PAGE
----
Does you preparedness plan include a S.W.O.T. Analysis? S.W.O.T. is an acronym for Strengths, Weaknesses, Opportunity’s and Threats.
I first learned about a S.W.O.T. analysis when I was a general manager. Once a year I would have to complete my P&L (profit and loss statement), My yearly budgets and a S.W.O.T. analysis.
The reason for this was to get a better idea about who our competitors were, what our competitors were doing, and how we could change what we are doing to become better.
A S.W.O.T analysis works when it comes to preparedness also because not only does it give you a better idea about what your strengths are, more importantly it gives you areas of weakness that you can build on to become more prepared.
Let’s dig a little deeper into each of these…
You will want to do a S.W.O.T. assessment on each of the threats you might face, but you want to start out small before you start diving into the different larger disaster scenarios. This is because we need to have a baseline to build on.
Most of us already know what we have, and what we are good at, but by doing a S.W.O.T assessment we can possibly uncover some things we didn’t think about, and areas we can improve in.
Analyzing your strength will give you a better idea about how prepared you actually are. Sometimes we give ourselves a little too much credit. Sometimes we overlook what we have that could help in a survival situation.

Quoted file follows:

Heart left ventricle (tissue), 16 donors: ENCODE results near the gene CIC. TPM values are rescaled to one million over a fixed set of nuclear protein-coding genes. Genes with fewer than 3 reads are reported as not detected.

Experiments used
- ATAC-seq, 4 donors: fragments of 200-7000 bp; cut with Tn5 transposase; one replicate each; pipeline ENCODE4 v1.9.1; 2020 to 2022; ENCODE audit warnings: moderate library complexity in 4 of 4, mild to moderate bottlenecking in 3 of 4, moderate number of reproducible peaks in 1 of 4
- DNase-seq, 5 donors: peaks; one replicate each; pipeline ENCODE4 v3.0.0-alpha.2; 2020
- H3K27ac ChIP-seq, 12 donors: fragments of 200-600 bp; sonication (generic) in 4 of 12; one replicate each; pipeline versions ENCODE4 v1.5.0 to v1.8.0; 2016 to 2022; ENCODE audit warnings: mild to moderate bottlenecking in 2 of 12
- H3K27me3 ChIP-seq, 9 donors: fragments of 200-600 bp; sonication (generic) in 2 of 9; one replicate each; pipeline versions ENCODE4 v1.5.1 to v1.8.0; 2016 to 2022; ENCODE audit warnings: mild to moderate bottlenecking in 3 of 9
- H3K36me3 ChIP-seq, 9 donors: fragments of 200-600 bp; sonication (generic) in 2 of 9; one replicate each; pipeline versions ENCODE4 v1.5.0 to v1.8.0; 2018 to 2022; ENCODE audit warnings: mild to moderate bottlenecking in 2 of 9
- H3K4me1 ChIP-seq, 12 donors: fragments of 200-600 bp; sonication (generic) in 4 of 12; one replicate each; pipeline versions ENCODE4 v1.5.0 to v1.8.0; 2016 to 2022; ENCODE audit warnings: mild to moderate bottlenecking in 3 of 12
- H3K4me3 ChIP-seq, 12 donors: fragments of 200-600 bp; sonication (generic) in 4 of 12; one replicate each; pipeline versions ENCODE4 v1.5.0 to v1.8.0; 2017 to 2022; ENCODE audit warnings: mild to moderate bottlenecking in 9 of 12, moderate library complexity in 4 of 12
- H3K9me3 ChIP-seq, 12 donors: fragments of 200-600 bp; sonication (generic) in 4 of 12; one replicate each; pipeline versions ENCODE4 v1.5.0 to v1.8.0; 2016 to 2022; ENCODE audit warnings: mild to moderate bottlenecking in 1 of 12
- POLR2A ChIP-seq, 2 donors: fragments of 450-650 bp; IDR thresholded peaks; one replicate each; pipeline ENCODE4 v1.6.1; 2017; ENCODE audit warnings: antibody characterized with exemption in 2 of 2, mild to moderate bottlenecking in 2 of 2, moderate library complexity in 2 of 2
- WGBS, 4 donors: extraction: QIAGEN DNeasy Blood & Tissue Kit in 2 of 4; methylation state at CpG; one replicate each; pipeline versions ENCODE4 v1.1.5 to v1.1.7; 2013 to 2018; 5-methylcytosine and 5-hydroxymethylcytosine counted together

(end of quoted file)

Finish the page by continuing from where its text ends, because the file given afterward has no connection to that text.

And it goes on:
When assessing your strengths, think about what skills you have that might be useful…
- What are some things you think of as hobbies that might be useful?
- What skills have you learned? Woodworking, Welding, Mechanics, Electronics, Sewing, First Aid, etc.
- What classes or training have you had? CPR, communication, wilderness survival classes, public speaking, debate, etc. Add anything you can think of, you never know what might be useful.
- What supplies do you have? This might be a long list even if you don’t think you have that much. Think about everything, Tools, Blankets, personal hygiene items, prepping supplies, Fuel, Storage space etc. Again just brainstorm and write everything down, you never know what is hidden in the back of your mind.
- What resources are in your area that you could utilize if you needed to? Wild food, rivers, emergency shelter, escape routes etc.
- What would you add to a community? Funny, strong, hardworking, intelligent, tactical, crafty. What are your best traits?
Make this list as long as it needs to be and add everything that comes to mind, you never know when one of these strengths will come in handy. Being an engineer might not be all that useful in the initial stages of a disaster, but it would in the rebuilding stage.
It’s time to get critical about yourself. It’s time to be brutally honest. We all like to think that we can figure anything out (I know I do) but the reality is that if we don’t take an honest look at our weaknesses we are not doing ourselves any favors.
I’m pretty good at woodworking, but I could be much better. You might be good at organization or mechanics, but where can you get better? If we think about it hard enough we can all find areas of improvement here, if you can’t…try again.
- What supplies do we know we need? As you start doing this threat assessment you will probably be adding to this list so keep it handy.